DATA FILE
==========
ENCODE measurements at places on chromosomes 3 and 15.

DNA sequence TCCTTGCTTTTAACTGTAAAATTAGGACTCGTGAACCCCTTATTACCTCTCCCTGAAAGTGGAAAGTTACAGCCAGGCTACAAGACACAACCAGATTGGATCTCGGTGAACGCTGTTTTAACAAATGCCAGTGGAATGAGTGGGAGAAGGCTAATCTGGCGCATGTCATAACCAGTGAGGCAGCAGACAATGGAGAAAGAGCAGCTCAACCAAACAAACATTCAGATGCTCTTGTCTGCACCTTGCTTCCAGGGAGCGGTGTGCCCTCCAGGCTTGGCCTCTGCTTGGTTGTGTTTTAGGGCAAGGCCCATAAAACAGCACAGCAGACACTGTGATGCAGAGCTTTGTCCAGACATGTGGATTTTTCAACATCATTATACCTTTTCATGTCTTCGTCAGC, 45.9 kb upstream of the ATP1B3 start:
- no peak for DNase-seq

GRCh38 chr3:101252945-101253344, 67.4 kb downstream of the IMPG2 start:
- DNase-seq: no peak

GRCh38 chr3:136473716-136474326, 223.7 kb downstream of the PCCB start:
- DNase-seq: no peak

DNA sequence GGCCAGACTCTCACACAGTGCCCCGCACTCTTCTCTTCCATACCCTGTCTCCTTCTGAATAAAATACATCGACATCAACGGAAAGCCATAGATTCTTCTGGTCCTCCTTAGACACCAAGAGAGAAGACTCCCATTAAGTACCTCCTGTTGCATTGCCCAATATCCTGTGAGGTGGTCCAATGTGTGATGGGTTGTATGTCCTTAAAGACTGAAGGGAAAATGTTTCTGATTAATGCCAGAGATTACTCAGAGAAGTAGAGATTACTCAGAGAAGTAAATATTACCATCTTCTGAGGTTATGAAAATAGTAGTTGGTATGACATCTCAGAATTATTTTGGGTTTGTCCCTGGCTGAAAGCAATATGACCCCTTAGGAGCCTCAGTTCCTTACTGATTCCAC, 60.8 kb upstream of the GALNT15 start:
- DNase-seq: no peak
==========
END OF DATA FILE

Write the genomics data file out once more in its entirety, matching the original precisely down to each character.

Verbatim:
ENCODE measurements at places on chromosomes 3 and 15.

DNA sequence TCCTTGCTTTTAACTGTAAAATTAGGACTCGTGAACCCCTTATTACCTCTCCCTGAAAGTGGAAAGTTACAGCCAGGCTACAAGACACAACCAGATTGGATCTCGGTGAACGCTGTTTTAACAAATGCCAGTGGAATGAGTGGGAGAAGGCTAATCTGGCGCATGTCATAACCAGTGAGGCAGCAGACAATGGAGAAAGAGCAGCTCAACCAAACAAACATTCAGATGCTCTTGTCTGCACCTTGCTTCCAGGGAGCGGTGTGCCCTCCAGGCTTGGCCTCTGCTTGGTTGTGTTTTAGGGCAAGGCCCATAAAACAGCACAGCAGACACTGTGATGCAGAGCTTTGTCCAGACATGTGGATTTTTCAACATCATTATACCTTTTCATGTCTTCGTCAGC, 45.9 kb upstream of the ATP1B3 start:
- no peak for DNase-seq

GRCh38 chr3:101252945-101253344, 67.4 kb downstream of the IMPG2 start:
- DNase-seq: no peak

GRCh38 chr3:136473716-136474326, 223.7 kb downstream of the PCCB start:
- DNase-seq: no peak

DNA sequence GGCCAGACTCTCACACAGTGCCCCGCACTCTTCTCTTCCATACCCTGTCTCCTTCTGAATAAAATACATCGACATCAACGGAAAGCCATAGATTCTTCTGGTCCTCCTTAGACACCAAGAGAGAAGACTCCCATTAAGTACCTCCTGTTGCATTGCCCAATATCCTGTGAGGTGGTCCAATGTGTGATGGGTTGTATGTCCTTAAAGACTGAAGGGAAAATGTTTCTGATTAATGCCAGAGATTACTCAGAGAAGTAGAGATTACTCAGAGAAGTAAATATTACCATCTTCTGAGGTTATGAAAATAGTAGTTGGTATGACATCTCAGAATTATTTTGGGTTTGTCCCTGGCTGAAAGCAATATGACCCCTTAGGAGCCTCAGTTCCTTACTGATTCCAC, 60.8 kb upstream of the GALNT15 start:
- DNase-seq: no peak